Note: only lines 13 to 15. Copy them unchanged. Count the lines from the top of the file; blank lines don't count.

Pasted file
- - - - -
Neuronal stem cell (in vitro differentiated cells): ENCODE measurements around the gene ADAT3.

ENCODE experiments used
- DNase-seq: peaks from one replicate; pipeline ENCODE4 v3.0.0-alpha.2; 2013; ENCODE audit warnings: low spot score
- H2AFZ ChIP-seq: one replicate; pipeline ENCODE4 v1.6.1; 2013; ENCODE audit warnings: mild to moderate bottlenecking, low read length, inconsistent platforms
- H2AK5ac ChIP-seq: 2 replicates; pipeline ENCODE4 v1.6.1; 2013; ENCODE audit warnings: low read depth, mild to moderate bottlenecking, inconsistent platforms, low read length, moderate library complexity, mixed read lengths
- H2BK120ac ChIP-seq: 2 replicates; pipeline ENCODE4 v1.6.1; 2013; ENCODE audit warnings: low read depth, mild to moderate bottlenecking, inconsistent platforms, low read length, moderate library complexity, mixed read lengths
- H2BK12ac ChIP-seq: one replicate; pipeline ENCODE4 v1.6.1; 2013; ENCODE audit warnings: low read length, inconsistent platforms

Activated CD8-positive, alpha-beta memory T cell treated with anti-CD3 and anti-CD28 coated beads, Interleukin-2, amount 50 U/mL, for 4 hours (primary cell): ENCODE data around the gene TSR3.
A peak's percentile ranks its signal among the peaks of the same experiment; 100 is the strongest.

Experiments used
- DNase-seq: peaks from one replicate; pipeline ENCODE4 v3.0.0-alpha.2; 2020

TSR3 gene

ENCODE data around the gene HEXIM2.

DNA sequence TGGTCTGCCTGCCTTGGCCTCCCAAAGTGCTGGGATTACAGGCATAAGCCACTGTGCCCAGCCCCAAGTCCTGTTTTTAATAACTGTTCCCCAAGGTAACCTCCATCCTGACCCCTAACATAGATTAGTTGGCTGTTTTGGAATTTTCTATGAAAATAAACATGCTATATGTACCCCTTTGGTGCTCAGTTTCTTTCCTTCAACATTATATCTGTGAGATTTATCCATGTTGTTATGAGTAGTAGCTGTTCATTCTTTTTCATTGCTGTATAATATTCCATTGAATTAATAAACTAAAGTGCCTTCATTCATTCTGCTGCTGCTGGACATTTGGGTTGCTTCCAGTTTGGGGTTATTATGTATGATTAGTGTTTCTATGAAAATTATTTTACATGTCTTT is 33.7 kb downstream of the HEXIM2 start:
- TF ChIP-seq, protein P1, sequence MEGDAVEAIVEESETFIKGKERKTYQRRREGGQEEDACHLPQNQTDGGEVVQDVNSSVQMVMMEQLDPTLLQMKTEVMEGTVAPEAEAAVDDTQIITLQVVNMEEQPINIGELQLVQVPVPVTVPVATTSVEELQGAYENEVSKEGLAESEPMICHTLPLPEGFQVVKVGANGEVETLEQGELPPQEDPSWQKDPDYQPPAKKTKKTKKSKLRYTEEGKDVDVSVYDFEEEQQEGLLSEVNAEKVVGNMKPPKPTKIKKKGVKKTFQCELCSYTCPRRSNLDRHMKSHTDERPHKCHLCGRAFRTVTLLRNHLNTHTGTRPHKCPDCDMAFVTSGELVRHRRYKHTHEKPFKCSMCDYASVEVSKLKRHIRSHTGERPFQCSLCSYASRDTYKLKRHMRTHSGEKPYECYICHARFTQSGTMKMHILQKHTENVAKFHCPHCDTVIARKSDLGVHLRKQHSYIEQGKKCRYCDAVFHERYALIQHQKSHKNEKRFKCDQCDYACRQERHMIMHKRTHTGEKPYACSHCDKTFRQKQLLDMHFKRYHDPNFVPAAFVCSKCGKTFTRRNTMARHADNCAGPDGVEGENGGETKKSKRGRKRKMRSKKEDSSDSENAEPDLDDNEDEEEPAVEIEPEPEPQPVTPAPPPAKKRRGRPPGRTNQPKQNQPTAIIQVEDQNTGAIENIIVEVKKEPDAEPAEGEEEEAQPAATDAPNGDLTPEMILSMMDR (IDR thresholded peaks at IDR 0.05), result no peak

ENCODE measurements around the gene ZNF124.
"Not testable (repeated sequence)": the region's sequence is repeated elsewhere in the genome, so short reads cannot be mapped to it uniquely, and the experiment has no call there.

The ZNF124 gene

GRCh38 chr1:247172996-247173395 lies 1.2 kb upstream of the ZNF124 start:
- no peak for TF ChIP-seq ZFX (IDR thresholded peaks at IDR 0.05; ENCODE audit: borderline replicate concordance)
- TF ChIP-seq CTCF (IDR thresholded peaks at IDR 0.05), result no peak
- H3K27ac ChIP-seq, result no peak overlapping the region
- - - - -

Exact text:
ENCODE data around the gene HEXIM2.

DNA sequence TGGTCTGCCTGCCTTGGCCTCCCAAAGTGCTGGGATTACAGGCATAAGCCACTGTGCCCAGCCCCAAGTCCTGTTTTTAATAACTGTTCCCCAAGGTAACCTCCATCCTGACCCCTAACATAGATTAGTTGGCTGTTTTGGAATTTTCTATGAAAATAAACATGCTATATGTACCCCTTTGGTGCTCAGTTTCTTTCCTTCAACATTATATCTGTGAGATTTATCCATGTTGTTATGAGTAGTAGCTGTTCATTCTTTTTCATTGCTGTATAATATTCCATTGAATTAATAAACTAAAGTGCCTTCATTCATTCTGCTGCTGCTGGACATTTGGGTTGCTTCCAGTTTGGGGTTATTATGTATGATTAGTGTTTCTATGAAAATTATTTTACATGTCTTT is 33.7 kb downstream of the HEXIM2 start:
- TF ChIP-seq, protein P1, sequence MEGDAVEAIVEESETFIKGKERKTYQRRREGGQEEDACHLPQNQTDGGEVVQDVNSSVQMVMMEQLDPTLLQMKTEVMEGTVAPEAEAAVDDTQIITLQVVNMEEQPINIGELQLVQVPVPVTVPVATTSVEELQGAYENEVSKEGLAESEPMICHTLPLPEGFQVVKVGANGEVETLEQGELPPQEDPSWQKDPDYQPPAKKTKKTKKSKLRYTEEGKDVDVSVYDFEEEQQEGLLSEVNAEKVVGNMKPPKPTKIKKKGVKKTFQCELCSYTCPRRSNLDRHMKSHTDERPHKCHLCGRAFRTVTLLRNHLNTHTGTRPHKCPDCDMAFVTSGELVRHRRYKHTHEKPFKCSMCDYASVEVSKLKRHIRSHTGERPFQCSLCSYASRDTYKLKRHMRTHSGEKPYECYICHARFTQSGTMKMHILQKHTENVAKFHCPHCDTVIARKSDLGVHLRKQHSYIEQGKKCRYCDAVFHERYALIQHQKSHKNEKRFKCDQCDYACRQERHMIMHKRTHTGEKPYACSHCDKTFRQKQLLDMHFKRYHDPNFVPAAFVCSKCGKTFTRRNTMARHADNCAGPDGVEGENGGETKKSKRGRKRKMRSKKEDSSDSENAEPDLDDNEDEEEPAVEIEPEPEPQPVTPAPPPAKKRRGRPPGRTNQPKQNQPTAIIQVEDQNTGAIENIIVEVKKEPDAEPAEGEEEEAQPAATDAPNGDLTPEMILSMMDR (IDR thresholded peaks at IDR 0.05), result no peak